DeKalb County School Board members voted in support of Superintendent Cheryl Atkinson’s new Excellence in Education Plan, which officials said would be instrumental in moving the system forward over the next five years.
Atkinson said the new plan was the result of plans already in place, including her 90-Day Entry Plan, coming together to form one coherent vision for the school system.
“Victory, we believe, is in the classroom and it will take a focused, strategic, tactical plan to ensure performance management and continuous improvement for all of our students,” Atkinson said.
Atkinson said the five guiding principles of the plan are “students come first; every school must believe that parents are our partners; leadership and accountability at all levels are keys to our success; we are not alone in this endeavor and victory is in the classroom.”
School Board Chairman Eugene Walker amended the meeting agenda to call a special vote and all of the board members supported the plan.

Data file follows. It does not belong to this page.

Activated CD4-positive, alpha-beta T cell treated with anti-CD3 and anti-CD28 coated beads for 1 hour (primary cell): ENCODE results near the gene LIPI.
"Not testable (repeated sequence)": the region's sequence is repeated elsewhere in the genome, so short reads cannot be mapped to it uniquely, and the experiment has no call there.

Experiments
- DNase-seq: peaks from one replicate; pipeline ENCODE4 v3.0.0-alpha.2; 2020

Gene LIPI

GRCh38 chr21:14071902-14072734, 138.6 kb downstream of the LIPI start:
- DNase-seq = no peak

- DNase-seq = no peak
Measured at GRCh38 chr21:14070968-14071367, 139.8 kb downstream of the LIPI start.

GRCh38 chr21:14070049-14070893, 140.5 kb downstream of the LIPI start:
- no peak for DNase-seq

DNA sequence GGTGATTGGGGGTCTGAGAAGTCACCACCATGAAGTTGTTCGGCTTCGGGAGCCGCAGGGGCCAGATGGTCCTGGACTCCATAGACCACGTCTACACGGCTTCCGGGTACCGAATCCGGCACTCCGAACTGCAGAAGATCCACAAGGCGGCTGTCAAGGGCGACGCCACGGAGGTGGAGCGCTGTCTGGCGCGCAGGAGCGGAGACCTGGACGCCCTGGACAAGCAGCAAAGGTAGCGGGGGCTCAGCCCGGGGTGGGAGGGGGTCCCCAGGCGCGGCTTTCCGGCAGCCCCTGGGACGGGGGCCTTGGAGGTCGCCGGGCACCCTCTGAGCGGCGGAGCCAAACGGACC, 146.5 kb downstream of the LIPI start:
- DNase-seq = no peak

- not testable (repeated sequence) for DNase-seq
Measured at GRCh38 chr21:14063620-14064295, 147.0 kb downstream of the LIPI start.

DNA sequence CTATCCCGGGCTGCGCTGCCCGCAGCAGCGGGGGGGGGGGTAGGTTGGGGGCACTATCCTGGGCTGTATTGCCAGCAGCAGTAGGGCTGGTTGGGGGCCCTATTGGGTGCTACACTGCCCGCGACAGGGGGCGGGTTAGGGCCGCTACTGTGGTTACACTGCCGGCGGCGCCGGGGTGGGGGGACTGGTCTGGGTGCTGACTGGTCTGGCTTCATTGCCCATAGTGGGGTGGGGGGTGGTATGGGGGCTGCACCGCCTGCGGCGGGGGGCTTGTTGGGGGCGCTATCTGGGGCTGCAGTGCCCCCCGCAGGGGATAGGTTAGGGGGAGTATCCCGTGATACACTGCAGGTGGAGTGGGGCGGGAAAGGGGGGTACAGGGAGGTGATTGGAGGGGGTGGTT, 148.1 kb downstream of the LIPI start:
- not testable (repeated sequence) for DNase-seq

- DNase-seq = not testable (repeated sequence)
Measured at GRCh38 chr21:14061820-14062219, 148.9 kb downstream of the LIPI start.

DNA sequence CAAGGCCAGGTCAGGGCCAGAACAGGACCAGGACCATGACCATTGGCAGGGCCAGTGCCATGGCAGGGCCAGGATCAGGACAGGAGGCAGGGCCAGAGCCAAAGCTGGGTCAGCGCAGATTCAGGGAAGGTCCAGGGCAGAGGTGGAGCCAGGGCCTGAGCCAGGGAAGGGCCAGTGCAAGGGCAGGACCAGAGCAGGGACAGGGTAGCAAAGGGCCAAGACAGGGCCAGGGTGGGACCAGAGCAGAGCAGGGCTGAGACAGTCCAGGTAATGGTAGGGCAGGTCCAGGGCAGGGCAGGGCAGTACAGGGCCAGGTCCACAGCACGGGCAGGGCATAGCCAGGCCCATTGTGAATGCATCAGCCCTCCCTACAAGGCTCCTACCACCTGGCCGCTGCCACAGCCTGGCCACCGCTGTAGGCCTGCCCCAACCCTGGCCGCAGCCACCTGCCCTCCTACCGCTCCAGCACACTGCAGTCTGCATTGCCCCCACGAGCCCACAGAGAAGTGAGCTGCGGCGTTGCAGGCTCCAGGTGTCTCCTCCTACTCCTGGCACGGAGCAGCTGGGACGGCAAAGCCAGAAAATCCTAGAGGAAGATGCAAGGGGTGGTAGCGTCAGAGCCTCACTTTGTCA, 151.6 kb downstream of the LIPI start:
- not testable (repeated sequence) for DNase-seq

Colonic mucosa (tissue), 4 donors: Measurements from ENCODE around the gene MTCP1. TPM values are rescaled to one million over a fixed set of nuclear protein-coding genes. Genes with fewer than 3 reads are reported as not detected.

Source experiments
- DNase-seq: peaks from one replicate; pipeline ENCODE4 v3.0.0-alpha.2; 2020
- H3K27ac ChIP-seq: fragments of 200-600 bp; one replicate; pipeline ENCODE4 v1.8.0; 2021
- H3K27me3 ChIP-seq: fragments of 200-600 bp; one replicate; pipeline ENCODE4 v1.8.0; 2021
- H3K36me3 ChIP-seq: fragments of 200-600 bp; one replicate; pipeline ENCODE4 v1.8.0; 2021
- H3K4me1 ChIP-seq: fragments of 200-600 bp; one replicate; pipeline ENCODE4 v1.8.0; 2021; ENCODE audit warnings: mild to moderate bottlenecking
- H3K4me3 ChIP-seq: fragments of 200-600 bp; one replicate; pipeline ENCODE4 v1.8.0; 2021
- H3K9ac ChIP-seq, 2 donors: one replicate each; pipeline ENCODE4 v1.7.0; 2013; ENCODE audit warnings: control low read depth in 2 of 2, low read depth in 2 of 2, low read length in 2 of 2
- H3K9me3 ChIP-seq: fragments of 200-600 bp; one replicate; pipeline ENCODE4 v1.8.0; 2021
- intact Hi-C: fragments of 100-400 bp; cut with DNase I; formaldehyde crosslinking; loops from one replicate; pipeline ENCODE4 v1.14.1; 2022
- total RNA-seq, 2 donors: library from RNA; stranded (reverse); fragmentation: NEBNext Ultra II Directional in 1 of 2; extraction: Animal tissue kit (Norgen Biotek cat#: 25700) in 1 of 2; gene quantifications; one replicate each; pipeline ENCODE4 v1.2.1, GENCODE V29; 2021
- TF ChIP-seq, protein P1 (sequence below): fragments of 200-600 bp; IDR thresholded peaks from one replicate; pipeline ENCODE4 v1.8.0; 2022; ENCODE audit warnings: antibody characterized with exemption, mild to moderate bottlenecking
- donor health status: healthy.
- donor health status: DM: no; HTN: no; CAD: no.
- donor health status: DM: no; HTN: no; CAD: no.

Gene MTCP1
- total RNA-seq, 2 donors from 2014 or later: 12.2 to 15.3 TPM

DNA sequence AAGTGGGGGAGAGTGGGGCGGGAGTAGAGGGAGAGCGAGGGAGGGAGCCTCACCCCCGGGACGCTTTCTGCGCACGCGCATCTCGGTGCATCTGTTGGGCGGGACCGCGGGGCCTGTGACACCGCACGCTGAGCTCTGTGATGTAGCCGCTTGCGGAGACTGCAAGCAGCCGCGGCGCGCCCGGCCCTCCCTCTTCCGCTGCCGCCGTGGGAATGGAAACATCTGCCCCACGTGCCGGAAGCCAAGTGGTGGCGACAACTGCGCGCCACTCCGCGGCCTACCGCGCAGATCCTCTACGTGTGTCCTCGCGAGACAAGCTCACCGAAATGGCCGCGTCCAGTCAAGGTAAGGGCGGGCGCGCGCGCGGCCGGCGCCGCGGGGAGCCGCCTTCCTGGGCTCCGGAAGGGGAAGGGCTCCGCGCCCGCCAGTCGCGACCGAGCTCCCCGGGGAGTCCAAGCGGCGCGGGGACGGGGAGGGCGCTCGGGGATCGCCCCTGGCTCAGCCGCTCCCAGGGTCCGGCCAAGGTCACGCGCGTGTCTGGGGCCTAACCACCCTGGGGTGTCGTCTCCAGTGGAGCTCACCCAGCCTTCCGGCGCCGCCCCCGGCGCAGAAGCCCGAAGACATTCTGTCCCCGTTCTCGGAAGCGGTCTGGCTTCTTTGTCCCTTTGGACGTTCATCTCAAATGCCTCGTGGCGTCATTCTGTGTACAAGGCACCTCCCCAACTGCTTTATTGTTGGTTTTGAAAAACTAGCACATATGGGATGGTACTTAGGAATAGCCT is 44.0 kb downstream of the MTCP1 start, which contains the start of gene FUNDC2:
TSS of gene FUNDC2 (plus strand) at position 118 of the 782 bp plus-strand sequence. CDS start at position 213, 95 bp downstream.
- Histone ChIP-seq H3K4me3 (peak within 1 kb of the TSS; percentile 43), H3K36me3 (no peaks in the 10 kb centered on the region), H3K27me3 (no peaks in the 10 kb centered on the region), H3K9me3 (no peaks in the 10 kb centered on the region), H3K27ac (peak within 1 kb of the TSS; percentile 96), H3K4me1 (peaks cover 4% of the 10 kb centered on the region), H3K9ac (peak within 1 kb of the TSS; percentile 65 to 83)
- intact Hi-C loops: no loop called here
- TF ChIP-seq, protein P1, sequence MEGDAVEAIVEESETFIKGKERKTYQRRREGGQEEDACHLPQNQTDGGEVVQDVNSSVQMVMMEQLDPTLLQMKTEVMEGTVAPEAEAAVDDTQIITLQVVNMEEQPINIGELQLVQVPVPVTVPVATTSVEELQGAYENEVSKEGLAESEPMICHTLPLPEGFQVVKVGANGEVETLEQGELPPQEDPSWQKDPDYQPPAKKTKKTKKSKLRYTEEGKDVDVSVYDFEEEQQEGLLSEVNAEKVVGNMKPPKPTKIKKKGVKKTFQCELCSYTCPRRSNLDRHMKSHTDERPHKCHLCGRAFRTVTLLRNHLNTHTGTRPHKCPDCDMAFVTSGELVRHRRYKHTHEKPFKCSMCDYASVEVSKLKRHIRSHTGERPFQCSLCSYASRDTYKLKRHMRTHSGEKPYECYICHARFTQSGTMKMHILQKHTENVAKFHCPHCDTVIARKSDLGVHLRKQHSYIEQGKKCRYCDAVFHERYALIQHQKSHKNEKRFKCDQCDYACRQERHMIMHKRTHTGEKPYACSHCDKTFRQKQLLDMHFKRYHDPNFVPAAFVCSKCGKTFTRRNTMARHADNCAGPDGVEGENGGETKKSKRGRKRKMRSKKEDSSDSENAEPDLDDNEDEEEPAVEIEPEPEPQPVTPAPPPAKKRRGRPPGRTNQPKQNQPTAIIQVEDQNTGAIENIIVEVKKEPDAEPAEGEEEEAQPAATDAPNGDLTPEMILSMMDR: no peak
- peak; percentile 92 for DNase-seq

“The superintendent has presented us and the community at large with a solid strategic plan, a vision for moving this district forward,” Walker said.
Additionally, Woods said community members, parents, teachers and students had input in the new plan’s development and it wasn’t just “created in a vacuum.”
“In fact, things were prioritized and deprioritized based on their feedback,” Woods said.
The plan also involves an aligned management system, which both Atkinson and school system spokesman Walter Woods said would hold the system accountable.
“The accountability office will basically be ensured with collecting data and making sure that we’re moving forward. It’s a program that says, ‘Here’s what you’ve outlined to do, here’s the timeline to do it.’ That office will be in charge of not only assessing how we’re going but also checking off the goals we reach down to the very specific steps,” Woods said.
Last year, the system was visited by AdvacED, the parent company of the Southern Association of Colleges and Schools, and placed on advisement. The company said the school system needed to address several issues before being taken off advisement. One of them was updating the strategic plan.
“We’ve had strategic plans in the past and under AdvancED they wanted us to update it and we started that process in the spring/summer of last year. Dr. Atkinson came in and sort of put her vision on it, which is the aligned management system,” Woods said.
School officials said the system has addressed each of the eight points mentioned by AdvancED and is in-line to return to a cleared status when the company visits again this spring.